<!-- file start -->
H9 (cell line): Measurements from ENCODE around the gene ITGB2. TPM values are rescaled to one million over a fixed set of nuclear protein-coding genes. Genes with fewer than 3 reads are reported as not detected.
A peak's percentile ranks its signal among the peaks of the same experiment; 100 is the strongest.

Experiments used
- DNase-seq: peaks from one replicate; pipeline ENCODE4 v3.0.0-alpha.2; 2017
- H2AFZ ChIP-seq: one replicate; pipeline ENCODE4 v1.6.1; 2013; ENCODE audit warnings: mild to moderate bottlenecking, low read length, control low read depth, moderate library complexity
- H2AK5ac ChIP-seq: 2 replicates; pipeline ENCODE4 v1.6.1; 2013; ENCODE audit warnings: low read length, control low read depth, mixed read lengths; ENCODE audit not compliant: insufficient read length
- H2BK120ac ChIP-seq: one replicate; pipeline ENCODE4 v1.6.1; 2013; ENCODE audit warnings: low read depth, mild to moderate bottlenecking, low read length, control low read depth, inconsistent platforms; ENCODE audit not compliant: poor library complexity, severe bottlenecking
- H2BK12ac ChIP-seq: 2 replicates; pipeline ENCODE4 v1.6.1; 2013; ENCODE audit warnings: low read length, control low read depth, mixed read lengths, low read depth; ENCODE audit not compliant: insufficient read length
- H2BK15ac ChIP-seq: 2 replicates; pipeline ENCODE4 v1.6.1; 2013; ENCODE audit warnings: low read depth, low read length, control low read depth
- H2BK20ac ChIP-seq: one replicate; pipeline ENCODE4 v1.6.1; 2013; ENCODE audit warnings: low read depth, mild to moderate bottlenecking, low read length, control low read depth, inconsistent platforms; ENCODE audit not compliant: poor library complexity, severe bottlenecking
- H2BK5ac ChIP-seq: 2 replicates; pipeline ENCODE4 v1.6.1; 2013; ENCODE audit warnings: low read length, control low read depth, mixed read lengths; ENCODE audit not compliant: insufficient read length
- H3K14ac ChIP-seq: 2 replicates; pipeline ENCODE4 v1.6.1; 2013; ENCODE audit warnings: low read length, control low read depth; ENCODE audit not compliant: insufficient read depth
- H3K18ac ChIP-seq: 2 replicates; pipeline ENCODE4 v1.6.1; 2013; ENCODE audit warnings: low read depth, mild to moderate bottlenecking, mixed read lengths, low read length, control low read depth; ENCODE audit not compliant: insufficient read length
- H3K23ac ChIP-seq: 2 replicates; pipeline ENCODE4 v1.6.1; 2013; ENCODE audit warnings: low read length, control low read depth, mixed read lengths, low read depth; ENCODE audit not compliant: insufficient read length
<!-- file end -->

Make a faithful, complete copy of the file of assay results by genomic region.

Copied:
H9 (cell line): Measurements from ENCODE around the gene ITGB2. TPM values are rescaled to one million over a fixed set of nuclear protein-coding genes. Genes with fewer than 3 reads are reported as not detected.
A peak's percentile ranks its signal among the peaks of the same experiment; 100 is the strongest.

Experiments used
- DNase-seq: peaks from one replicate; pipeline ENCODE4 v3.0.0-alpha.2; 2017
- H2AFZ ChIP-seq: one replicate; pipeline ENCODE4 v1.6.1; 2013; ENCODE audit warnings: mild to moderate bottlenecking, low read length, control low read depth, moderate library complexity
- H2AK5ac ChIP-seq: 2 replicates; pipeline ENCODE4 v1.6.1; 2013; ENCODE audit warnings: low read length, control low read depth, mixed read lengths; ENCODE audit not compliant: insufficient read length
- H2BK120ac ChIP-seq: one replicate; pipeline ENCODE4 v1.6.1; 2013; ENCODE audit warnings: low read depth, mild to moderate bottlenecking, low read length, control low read depth, inconsistent platforms; ENCODE audit not compliant: poor library complexity, severe bottlenecking
- H2BK12ac ChIP-seq: 2 replicates; pipeline ENCODE4 v1.6.1; 2013; ENCODE audit warnings: low read length, control low read depth, mixed read lengths, low read depth; ENCODE audit not compliant: insufficient read length
- H2BK15ac ChIP-seq: 2 replicates; pipeline ENCODE4 v1.6.1; 2013; ENCODE audit warnings: low read depth, low read length, control low read depth
- H2BK20ac ChIP-seq: one replicate; pipeline ENCODE4 v1.6.1; 2013; ENCODE audit warnings: low read depth, mild to moderate bottlenecking, low read length, control low read depth, inconsistent platforms; ENCODE audit not compliant: poor library complexity, severe bottlenecking
- H2BK5ac ChIP-seq: 2 replicates; pipeline ENCODE4 v1.6.1; 2013; ENCODE audit warnings: low read length, control low read depth, mixed read lengths; ENCODE audit not compliant: insufficient read length
- H3K14ac ChIP-seq: 2 replicates; pipeline ENCODE4 v1.6.1; 2013; ENCODE audit warnings: low read length, control low read depth; ENCODE audit not compliant: insufficient read depth
- H3K18ac ChIP-seq: 2 replicates; pipeline ENCODE4 v1.6.1; 2013; ENCODE audit warnings: low read depth, mild to moderate bottlenecking, mixed read lengths, low read length, control low read depth; ENCODE audit not compliant: insufficient read length
- H3K23ac ChIP-seq: 2 replicates; pipeline ENCODE4 v1.6.1; 2013; ENCODE audit warnings: low read length, control low read depth, mixed read lengths, low read depth; ENCODE audit not compliant: insufficient read length